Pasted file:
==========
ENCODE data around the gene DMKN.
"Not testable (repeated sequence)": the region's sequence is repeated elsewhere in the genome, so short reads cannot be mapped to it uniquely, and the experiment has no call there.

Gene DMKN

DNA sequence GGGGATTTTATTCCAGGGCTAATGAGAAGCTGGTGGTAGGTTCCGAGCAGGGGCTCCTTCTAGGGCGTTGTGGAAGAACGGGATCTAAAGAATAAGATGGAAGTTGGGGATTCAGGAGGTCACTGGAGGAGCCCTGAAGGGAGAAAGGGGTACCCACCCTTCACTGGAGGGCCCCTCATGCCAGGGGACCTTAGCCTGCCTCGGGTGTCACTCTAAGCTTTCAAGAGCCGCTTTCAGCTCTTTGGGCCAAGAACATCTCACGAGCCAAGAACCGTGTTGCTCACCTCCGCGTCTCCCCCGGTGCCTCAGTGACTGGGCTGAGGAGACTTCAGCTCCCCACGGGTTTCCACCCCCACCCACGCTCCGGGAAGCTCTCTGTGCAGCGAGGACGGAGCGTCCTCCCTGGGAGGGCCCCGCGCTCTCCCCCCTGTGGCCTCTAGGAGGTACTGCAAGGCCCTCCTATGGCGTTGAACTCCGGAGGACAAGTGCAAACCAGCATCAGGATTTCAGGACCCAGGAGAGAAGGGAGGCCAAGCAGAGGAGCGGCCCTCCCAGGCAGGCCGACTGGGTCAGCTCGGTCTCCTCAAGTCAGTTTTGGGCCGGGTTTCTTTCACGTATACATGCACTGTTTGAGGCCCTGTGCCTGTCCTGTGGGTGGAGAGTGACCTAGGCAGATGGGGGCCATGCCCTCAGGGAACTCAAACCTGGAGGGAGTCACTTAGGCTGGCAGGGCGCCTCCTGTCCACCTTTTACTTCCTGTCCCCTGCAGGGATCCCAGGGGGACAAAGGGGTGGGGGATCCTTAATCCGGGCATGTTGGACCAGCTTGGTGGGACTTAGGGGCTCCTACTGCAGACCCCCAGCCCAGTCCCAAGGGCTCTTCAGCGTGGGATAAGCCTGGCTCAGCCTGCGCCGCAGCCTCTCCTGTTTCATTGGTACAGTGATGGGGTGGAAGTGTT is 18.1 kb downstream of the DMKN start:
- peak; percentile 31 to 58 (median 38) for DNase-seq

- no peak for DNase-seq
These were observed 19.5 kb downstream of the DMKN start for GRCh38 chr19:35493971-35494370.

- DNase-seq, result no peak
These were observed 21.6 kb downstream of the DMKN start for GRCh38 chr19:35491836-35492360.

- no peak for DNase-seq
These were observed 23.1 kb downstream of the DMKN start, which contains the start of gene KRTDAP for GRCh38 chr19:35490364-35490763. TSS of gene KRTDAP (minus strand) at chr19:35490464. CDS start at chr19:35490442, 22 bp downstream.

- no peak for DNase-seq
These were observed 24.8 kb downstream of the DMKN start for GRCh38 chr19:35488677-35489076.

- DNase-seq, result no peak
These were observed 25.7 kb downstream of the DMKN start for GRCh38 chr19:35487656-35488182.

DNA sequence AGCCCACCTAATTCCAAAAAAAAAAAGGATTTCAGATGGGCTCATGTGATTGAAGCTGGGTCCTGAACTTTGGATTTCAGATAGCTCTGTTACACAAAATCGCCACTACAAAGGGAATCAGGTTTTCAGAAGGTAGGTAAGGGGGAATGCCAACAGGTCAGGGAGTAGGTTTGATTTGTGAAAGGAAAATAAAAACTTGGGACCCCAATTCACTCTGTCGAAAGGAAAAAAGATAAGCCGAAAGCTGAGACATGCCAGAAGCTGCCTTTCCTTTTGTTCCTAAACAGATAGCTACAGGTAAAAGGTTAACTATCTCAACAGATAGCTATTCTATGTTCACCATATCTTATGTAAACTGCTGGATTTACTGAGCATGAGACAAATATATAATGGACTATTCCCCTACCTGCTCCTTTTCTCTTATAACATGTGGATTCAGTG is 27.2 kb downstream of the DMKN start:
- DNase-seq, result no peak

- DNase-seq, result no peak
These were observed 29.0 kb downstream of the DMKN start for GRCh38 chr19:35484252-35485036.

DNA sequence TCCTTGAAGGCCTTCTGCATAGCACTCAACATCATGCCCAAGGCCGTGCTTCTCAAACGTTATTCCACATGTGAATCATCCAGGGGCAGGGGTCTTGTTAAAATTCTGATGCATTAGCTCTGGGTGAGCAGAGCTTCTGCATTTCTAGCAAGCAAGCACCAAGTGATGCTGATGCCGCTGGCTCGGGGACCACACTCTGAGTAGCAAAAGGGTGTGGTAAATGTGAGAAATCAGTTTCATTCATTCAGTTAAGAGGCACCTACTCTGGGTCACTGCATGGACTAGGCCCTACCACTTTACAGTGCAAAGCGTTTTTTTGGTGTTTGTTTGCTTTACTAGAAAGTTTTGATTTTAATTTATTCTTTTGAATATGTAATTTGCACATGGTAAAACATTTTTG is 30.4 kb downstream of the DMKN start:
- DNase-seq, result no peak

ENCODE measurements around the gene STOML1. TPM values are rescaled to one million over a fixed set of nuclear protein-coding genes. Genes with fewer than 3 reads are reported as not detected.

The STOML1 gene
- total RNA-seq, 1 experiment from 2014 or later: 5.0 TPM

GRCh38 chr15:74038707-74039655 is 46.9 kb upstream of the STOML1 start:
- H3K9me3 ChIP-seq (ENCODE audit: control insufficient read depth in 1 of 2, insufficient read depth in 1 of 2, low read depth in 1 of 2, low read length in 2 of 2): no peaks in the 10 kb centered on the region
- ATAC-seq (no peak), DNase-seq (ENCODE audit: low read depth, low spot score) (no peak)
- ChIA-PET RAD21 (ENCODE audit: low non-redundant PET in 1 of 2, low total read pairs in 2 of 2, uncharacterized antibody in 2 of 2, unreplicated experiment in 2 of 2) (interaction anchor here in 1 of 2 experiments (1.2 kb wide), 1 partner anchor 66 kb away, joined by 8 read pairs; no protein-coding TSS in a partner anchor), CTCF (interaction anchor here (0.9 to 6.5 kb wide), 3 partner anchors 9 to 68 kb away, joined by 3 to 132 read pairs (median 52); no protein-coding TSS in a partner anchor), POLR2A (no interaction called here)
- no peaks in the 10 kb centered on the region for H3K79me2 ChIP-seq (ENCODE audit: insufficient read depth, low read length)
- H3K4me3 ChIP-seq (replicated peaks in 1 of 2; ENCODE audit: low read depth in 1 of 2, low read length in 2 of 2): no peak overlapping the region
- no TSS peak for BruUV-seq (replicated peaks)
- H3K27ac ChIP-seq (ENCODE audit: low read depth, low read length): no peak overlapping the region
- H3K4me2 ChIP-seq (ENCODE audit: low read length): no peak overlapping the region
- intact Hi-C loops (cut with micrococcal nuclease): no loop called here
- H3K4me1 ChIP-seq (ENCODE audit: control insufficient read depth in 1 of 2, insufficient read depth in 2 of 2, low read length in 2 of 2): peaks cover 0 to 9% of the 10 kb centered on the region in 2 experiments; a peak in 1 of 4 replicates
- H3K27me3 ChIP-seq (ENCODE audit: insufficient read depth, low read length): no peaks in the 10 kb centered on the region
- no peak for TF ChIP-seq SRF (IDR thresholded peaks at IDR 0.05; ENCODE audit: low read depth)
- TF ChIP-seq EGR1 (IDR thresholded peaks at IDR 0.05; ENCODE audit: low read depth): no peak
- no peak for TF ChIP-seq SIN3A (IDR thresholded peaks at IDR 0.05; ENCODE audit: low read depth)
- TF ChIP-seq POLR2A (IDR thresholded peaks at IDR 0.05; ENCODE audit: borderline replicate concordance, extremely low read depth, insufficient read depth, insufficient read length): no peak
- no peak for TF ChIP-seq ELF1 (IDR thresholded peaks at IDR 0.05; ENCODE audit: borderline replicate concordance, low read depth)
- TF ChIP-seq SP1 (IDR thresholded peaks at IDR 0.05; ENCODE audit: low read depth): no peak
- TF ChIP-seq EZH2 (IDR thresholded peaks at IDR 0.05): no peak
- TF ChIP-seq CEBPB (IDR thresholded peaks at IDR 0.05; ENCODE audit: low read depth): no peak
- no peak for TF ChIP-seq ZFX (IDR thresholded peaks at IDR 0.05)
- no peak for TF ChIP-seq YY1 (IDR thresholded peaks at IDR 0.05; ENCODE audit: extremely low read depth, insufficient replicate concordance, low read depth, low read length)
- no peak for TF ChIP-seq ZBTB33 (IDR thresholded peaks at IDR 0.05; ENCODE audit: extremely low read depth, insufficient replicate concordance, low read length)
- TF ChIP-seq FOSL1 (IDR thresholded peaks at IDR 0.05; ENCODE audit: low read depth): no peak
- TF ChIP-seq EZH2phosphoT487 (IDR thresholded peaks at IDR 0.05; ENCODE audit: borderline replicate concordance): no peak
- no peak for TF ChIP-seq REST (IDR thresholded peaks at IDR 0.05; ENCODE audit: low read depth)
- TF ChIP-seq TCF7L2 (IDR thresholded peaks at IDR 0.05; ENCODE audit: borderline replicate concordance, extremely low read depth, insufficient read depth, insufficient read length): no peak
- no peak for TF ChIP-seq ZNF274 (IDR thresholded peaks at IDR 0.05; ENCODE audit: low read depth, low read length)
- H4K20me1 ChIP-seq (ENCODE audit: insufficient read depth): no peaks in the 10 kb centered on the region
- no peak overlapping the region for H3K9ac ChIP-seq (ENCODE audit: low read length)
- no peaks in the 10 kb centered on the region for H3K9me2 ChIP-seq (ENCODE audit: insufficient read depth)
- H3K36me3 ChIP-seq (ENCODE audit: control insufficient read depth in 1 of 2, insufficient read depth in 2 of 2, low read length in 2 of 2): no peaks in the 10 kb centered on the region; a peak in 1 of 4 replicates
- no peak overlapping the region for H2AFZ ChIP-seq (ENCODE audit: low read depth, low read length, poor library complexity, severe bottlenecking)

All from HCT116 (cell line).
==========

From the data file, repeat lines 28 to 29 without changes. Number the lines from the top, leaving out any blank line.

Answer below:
- ChIA-PET RAD21 (ENCODE audit: low non-redundant PET in 1 of 2, low total read pairs in 2 of 2, uncharacterized antibody in 2 of 2, unreplicated experiment in 2 of 2) (interaction anchor here in 1 of 2 experiments (1.2 kb wide), 1 partner anchor 66 kb away, joined by 8 read pairs; no protein-coding TSS in a partner anchor), CTCF (interaction anchor here (0.9 to 6.5 kb wide), 3 partner anchors 9 to 68 kb away, joined by 3 to 132 read pairs (median 52); no protein-coding TSS in a partner anchor), POLR2A (no interaction called here)
- no peaks in the 10 kb centered on the region for H3K79me2 ChIP-seq (ENCODE audit: insufficient read depth, low read length)